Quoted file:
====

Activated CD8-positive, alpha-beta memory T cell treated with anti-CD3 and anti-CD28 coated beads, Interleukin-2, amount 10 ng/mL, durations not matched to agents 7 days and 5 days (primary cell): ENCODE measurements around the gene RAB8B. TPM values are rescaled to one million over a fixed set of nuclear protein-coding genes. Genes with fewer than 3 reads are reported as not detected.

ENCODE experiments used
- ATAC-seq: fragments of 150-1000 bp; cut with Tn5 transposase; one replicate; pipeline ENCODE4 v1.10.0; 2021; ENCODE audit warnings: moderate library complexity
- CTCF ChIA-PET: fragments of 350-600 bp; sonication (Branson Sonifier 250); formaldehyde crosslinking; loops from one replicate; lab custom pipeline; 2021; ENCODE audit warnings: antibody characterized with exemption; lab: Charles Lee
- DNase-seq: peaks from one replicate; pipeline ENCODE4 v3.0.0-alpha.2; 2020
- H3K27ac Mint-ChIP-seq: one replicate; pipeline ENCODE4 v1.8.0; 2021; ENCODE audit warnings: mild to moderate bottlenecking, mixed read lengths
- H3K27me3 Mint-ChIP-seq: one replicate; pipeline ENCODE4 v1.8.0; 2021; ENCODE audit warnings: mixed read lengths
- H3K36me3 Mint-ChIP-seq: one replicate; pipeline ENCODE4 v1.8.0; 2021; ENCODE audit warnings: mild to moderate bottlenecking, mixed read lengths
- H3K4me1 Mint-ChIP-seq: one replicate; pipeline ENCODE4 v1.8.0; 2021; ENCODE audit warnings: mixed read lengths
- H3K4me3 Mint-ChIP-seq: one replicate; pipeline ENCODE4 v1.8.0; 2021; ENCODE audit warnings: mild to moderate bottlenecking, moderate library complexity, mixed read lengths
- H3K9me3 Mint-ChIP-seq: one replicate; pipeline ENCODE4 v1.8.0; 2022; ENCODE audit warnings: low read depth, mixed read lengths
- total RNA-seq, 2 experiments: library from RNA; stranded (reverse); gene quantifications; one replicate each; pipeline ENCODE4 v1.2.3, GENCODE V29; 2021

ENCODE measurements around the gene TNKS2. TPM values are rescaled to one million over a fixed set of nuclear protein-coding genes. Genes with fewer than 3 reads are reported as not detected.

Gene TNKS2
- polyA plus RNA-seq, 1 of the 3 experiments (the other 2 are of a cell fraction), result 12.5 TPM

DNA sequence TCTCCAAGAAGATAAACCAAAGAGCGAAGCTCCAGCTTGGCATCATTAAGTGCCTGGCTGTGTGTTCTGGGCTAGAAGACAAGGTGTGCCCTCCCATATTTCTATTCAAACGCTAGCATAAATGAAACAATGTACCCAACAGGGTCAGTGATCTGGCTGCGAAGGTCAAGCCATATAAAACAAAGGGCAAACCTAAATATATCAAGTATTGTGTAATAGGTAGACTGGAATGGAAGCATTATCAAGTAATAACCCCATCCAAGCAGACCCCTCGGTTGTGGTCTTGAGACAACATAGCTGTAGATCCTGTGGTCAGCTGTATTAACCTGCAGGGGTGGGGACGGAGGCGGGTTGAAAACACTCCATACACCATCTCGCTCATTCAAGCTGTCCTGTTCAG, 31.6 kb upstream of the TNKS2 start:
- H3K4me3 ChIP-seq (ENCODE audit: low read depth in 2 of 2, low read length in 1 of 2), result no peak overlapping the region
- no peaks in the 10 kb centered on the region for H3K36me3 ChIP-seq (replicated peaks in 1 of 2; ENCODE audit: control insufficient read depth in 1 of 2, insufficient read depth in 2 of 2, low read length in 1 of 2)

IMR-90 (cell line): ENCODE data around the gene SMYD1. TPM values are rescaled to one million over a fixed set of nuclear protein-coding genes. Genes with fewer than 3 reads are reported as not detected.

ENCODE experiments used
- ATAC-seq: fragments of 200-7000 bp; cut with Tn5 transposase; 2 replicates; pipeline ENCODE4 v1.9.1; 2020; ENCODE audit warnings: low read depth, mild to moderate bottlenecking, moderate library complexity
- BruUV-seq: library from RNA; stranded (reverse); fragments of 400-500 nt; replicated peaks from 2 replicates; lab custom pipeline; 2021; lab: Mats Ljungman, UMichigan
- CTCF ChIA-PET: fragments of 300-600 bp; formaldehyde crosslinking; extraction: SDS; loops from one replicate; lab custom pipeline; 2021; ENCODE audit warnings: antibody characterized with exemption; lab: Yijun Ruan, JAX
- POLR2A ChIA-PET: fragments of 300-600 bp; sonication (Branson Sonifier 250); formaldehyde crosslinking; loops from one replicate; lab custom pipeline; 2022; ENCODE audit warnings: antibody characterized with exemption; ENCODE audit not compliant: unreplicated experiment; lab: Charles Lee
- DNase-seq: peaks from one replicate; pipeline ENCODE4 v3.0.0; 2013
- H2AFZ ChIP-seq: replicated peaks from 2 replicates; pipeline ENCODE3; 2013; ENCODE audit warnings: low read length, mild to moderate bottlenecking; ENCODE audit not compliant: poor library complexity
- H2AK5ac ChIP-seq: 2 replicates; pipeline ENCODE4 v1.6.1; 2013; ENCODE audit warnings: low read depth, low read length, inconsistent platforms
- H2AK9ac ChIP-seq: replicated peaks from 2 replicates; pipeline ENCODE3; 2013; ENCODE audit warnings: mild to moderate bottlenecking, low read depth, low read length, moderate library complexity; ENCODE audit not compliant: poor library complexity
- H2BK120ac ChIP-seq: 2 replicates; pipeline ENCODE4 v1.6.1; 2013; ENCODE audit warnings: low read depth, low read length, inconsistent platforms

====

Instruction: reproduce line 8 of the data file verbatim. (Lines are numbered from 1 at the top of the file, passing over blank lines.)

- H3K36me3 Mint-ChIP-seq: one replicate; pipeline ENCODE4 v1.8.0; 2021; ENCODE audit warnings: mild to moderate bottlenecking, mixed read lengths